Giving Informed Consent and Non-Adversarial Participation

 Question #4 from March 2011 Brownbag
What about when YOU Are the Citizen Whose Consent is Needed?

One listener asked what help, or resources for help, we could suggest for the role we all play when we are in the citizen – or stakeholder – role.

Here’s how she put it:

I just participated in my first Brownbag on the topic of “Consent vs. Consensus” (March 2011). I appreciate that your target audience comprises public agencies, which is where I wear my professional hat. However, I wonder if you have any resources for how public participants (my citizen persona) can “be reasonable” and work on GIVING informed consent and encouraging others to participate in a way that allows for consent?

  • In particular, I am thinking of our local school district (which by the way, could probably use some help in this area) and how, as a parent, I can be involved without coming across as too adversarial (which I’m not, but some of my fellow parents are).

OK . . . Good question! . . . Interesting angle! . . . After all, public officials are ALSO citizens in another context!

There really are two situations in which this question arises. Let’s call them Situations “A” and “B.”

Situation A

This is the situation where you’re concerned about coming across as being “too adversarial” because you don’t entirely agree with what the school board – or its superintendent – is proposing.

In this situation you ARE criticizing their proposal. But, you don’t just want to find fault, you really want to be helpful.

In that case you’re probably asking:

  • “How can I make sure the school district listens to my ideas, and uses them in the constructive spirit in which they offered? . . . What can I do keep them from becoming defensive when I’m really trying to help them come up with an improved proposal?”

Situation B

Although we suspect that the question really was in reference to Situation A, the question also applies to this quite different Situation B.

This is where you are fully supportive of what the school board is proposing. You find nothing wrong with it, but there are plenty of other parents and other stakeholders who DO object to the board’s proposal.

In that situation, you might be asking:

  • “Although it is the school boards job to develop the public’s Informed Consent, is there a role for me in that Consent-Building effort? . . . What, if anything, can I do to keep those of my fellow parents who tend to be adversarial, rather than constructive, from making the relationship unnecessarily polarized?”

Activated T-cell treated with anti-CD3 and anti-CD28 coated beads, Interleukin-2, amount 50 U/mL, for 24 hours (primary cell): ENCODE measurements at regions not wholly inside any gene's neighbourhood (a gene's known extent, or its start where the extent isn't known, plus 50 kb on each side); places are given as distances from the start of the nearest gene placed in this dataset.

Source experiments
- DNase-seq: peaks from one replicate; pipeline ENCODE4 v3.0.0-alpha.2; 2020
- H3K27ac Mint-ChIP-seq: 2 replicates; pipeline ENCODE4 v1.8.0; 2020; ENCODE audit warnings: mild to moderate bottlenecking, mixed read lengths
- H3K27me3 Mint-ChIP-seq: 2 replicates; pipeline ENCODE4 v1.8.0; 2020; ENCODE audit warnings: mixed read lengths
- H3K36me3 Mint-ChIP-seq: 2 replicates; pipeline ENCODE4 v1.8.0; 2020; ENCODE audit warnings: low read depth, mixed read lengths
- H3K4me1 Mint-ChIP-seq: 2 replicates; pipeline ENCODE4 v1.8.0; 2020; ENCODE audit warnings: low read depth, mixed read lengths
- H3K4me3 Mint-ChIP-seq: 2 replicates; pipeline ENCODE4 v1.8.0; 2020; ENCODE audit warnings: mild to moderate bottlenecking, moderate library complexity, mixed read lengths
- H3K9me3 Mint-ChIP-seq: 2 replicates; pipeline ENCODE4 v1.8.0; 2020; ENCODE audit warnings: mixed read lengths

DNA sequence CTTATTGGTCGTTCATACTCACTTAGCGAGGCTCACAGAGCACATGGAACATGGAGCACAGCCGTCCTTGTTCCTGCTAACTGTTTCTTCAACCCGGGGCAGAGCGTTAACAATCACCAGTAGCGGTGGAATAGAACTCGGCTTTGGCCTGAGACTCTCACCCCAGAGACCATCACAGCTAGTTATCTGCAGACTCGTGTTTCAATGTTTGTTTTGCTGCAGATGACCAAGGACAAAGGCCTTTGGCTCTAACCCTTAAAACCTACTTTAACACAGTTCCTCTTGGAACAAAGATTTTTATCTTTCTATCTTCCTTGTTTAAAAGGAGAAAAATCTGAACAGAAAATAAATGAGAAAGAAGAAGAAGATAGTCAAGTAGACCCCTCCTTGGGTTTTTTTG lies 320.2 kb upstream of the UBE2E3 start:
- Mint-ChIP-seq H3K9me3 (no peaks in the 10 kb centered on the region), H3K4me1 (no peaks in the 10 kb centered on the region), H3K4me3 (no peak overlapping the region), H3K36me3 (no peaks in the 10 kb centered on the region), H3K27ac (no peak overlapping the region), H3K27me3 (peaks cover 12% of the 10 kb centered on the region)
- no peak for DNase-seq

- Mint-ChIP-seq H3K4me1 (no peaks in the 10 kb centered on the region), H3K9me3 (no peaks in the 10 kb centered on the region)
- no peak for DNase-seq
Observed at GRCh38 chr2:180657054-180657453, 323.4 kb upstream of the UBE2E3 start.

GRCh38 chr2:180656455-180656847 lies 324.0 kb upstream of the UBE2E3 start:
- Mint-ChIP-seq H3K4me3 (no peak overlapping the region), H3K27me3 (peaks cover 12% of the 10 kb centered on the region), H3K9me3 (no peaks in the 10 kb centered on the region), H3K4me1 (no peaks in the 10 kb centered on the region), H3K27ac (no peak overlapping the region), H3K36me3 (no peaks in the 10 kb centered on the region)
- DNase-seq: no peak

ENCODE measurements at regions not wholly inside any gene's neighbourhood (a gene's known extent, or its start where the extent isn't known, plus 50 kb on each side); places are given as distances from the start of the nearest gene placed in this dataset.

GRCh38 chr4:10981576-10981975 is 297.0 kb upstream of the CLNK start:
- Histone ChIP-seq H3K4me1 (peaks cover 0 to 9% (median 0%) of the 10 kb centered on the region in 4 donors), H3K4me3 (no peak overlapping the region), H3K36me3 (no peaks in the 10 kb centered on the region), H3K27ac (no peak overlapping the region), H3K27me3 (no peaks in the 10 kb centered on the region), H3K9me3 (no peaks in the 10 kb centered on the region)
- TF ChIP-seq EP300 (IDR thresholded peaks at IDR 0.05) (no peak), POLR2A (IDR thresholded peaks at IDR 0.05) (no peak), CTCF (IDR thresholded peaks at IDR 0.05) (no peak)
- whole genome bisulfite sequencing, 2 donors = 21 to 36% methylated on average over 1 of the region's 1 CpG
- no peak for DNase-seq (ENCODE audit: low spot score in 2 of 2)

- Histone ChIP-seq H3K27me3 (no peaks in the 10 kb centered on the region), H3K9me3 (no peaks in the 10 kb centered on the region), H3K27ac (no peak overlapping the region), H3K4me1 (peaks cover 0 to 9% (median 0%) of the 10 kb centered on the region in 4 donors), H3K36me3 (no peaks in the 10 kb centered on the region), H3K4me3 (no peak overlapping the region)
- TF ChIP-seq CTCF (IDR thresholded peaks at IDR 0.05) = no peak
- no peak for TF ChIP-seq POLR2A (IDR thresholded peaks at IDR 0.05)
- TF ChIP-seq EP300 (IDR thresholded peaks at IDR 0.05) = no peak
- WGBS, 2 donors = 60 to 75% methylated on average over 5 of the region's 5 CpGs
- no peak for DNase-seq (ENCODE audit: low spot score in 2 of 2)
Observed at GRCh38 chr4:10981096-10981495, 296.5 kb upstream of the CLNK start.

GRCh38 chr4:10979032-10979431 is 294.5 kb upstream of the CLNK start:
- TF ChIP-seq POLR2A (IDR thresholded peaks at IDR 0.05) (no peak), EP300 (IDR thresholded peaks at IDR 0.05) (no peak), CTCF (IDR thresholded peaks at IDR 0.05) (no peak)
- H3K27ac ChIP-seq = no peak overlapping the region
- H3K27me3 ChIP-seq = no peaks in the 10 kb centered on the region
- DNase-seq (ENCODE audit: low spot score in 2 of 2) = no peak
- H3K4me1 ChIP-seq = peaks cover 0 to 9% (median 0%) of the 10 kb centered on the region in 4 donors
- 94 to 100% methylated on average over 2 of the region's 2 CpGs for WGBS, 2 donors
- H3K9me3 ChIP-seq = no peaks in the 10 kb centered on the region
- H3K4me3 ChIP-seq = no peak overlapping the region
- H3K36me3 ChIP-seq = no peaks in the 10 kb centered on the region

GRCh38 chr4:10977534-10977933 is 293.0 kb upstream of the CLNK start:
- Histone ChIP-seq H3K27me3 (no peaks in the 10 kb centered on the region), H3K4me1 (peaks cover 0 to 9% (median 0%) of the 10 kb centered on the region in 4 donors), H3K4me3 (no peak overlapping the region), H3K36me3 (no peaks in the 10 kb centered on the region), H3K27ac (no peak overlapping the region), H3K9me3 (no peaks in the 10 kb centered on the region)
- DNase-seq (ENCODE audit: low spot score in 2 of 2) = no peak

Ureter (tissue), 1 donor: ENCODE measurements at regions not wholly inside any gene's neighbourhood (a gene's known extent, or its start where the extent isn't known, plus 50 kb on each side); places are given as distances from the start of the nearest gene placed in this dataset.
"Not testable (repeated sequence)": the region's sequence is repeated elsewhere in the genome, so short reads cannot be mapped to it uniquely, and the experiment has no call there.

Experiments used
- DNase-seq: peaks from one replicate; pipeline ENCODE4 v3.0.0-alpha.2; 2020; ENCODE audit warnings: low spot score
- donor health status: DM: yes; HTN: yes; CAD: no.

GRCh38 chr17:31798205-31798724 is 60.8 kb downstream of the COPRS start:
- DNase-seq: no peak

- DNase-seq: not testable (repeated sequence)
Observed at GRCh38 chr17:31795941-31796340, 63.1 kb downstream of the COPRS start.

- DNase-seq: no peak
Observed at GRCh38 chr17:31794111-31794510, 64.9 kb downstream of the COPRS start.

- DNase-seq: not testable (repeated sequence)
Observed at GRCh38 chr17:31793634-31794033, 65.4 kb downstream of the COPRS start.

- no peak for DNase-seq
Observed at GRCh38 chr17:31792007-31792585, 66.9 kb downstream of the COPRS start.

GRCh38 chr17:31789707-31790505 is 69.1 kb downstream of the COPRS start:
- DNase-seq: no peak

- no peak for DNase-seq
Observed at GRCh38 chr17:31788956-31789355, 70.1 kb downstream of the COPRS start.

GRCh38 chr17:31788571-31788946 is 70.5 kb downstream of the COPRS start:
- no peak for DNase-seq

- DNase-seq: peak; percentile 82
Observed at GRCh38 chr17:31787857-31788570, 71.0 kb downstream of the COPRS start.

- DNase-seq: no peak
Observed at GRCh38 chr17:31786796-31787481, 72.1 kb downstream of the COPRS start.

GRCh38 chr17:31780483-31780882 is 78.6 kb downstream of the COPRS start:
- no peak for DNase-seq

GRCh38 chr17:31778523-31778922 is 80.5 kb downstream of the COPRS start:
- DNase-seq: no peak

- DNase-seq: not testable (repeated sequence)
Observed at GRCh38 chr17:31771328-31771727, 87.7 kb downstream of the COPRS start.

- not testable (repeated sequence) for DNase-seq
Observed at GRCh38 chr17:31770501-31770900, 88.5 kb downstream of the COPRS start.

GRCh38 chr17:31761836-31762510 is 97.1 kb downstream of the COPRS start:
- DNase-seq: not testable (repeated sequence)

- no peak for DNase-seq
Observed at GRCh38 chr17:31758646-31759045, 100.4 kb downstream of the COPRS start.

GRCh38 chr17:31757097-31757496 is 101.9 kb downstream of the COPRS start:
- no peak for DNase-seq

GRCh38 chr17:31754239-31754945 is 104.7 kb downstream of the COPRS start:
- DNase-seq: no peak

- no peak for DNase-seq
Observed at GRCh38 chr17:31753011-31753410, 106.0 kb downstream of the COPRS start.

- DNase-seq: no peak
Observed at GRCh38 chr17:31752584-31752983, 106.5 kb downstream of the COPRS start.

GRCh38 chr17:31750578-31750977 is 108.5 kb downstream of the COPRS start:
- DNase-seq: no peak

Answers to Both Situations A & B

Although situations A and B are quite different, the answers as to what you – as a parent – can do are pretty much the same.

First of all, as you hinted in the original email, it truly IS the school board’s job to develop Informed Consent for whatever they are proposing. . . No one else can really do it FOR them.

What’s helpful in both scenarios is if you make sure that the criticism (in “A” your criticism, in “B” the other parents’ criticism) is explained in terms of the four Life-Preserver points (revisit your notes, or purchase a copy of the recording from the October 2010 Brownbag on: “Using the Bleiker Life-Preserver as a Quick-and-Dirty Consent-Building Tactic”):

  1. Does the board’s proposal, maybe, NOT address a serious problem or opportunity?
    • If it DOES, give them CREDIT for that.
    • If it does NOT, help them re-focus on that question. (In both cases make sure you’re being CONSTRUCTIVE.)
  2. Is the school board, maybe, the WRONG entity to address the problem-at-hand?
    • If they ARE, give them CREDIT for it . . . PUBLICLY.
    • If they’re NOT, help them – and the public – realize that they aren’t the right entity.
  3. Has the school board been REASONABLE, SENSIBLE, RESPONSIBLE in how they have gone about analyzing the problem and generating solutions?
    • If they HAVE, give them CREDIT for that, . . . PUBLICLY.
    • If they have NOT, don’t just criticize them for that. Help identify which specific step in the Problem-Solving/Decision-Making process (refer to the diagram of the 16 Minimum Ingredients of Rigorous Problem-Solving) need to be re-visited and improved on.
  4. Has the school board LISTENED . . . and convinced all the Potentially Affected Interests that it has listened to their concerns?
    • If the board HAS, give them CREDIT for doing so . . . PUBLICLY.
    • If the board has NOT, you can play a constructive role by helping those interests, who are convinced that their concerns have not been heard ,formulate those concerns into CONSTRUCTIVE input . . . rather than just negative criticism.

To the degree you can make some, or all, of these things happen, you will play a constructive role as a citizen in HELPING the school board develop the public’s Informed Consent . . . But, it won’t – and can’t – be a substitute for THEM doing THEIR job.